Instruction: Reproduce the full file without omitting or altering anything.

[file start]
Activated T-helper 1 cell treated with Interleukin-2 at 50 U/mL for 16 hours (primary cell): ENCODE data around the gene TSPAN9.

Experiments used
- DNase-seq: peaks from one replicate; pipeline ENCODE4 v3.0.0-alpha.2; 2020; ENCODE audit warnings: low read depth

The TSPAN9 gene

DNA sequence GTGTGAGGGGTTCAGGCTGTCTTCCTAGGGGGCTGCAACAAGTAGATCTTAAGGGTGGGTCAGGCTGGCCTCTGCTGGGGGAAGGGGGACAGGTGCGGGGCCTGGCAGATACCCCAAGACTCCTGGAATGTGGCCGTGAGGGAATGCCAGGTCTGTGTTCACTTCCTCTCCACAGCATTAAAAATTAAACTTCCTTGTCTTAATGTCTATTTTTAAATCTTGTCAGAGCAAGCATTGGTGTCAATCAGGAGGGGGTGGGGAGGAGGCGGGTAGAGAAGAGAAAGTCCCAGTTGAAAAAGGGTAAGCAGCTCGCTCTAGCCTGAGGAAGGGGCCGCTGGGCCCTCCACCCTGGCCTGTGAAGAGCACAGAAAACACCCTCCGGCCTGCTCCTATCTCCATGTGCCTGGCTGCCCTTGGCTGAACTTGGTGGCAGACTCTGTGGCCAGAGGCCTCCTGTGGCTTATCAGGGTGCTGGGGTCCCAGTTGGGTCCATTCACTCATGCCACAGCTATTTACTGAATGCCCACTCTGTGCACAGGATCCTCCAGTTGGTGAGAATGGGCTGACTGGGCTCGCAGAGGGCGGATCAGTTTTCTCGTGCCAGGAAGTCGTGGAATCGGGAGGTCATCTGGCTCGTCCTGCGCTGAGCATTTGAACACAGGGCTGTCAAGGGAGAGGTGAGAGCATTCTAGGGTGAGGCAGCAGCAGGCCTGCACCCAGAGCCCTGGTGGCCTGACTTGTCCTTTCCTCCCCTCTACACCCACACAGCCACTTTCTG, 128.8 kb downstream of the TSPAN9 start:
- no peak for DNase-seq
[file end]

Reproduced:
Activated T-helper 1 cell treated with Interleukin-2 at 50 U/mL for 16 hours (primary cell): ENCODE data around the gene TSPAN9.

Experiments used
- DNase-seq: peaks from one replicate; pipeline ENCODE4 v3.0.0-alpha.2; 2020; ENCODE audit warnings: low read depth

The TSPAN9 gene

DNA sequence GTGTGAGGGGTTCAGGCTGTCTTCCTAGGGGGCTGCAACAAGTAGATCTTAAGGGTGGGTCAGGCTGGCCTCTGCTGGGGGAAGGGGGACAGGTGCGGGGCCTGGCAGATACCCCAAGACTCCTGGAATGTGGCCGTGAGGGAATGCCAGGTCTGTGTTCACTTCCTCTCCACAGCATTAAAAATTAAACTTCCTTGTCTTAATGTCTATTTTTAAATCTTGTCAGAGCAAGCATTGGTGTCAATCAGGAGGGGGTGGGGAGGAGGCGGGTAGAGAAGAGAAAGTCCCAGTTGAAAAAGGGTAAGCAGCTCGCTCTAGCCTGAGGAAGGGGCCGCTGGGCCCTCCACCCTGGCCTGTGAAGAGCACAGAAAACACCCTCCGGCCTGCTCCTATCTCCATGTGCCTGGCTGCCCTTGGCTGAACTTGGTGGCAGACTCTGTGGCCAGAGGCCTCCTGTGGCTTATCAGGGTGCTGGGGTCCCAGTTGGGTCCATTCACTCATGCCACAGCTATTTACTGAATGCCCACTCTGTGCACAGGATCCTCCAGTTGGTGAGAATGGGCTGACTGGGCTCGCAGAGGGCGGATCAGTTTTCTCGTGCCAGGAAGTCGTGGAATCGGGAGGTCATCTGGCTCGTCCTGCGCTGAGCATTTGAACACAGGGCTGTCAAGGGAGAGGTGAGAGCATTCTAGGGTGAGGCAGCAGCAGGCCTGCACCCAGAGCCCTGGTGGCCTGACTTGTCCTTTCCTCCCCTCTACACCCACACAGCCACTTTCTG, 128.8 kb downstream of the TSPAN9 start:
- no peak for DNase-seq